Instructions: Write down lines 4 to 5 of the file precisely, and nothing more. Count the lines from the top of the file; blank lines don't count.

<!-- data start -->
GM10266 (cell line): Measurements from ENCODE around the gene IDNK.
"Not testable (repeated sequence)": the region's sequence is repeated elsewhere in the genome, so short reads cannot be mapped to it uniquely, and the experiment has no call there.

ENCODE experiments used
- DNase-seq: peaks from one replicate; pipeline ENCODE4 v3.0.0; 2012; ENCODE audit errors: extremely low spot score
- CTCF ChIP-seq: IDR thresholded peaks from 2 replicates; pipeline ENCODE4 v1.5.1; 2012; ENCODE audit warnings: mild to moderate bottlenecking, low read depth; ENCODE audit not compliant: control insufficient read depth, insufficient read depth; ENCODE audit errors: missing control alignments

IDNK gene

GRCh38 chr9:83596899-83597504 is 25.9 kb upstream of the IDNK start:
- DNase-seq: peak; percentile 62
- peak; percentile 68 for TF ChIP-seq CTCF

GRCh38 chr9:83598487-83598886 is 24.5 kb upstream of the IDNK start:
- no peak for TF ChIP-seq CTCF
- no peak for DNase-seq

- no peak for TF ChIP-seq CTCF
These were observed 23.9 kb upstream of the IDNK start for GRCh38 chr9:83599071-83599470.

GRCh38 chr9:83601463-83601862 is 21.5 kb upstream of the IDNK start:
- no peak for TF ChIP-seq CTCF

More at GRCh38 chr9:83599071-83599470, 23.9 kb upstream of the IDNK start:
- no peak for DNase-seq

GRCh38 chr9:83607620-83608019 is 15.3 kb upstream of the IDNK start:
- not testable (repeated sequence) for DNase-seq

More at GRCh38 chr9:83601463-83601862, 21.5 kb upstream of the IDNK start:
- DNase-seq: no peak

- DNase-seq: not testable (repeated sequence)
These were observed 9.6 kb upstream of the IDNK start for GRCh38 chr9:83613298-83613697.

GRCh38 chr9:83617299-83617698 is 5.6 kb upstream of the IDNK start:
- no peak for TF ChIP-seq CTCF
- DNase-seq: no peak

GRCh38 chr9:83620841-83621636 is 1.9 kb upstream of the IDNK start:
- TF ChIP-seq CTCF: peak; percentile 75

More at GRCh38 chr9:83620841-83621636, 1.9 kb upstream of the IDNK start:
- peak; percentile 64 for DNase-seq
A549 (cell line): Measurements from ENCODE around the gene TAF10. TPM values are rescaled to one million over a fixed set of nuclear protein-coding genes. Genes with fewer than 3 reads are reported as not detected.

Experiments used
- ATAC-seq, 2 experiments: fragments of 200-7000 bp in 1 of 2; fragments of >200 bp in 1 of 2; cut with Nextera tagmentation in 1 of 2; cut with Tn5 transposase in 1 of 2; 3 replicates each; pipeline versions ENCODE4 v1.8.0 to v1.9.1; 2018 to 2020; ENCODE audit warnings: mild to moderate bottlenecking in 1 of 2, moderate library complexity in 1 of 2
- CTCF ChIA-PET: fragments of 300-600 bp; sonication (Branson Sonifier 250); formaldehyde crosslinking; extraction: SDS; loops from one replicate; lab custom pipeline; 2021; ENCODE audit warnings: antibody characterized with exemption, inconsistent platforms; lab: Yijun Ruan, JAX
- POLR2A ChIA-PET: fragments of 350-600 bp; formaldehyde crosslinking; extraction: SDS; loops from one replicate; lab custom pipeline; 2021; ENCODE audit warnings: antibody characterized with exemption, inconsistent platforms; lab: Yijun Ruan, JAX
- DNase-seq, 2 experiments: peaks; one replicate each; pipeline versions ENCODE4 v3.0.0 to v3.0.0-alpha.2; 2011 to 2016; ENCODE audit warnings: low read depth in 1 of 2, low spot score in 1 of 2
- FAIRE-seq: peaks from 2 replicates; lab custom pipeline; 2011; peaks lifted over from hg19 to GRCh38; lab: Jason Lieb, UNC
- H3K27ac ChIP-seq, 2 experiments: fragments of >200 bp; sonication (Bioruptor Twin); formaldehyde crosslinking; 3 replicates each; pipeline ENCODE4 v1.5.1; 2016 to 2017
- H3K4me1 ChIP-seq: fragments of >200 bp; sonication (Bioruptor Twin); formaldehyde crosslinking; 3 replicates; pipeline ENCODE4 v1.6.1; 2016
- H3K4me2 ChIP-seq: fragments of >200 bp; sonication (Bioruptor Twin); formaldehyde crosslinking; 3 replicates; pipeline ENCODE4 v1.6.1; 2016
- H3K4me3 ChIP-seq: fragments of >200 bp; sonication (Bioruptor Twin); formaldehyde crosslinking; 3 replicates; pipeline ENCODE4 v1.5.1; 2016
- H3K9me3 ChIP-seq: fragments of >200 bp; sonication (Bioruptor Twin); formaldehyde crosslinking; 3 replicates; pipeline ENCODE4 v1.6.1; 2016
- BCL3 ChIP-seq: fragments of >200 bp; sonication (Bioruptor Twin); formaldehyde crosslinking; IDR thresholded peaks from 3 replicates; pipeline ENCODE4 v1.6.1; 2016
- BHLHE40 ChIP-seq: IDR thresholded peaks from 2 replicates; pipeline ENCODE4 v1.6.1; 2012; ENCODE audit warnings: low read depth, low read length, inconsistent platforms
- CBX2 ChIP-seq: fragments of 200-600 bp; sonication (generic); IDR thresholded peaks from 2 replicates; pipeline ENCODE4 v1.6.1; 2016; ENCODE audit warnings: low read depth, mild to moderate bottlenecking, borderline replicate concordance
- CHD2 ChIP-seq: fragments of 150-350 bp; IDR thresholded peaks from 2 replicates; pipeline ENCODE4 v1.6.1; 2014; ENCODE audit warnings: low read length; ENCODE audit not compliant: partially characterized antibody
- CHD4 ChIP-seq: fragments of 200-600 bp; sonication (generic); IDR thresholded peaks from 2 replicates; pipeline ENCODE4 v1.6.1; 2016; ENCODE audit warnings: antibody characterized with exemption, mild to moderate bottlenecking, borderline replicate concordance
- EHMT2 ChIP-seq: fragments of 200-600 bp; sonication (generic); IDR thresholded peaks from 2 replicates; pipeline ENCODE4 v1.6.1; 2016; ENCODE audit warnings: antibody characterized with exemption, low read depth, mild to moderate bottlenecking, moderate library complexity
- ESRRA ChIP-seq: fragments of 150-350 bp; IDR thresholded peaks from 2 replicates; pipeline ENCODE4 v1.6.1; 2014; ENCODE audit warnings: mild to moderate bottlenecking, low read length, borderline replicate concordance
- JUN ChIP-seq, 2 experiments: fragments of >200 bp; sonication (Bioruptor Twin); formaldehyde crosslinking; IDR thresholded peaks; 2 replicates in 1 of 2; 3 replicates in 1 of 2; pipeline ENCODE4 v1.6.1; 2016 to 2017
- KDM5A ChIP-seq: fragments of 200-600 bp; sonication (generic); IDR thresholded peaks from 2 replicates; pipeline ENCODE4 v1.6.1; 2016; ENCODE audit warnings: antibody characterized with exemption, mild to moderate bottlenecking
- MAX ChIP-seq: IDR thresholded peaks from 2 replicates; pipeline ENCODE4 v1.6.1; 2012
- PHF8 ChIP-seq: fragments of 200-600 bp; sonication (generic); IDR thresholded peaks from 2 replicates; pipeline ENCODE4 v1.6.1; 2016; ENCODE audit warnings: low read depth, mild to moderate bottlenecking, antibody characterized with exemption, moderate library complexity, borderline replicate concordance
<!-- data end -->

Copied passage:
- DNase-seq: peaks from one replicate; pipeline ENCODE4 v3.0.0; 2012; ENCODE audit errors: extremely low spot score
- CTCF ChIP-seq: IDR thresholded peaks from 2 replicates; pipeline ENCODE4 v1.5.1; 2012; ENCODE audit warnings: mild to moderate bottlenecking, low read depth; ENCODE audit not compliant: control insufficient read depth, insufficient read depth; ENCODE audit errors: missing control alignments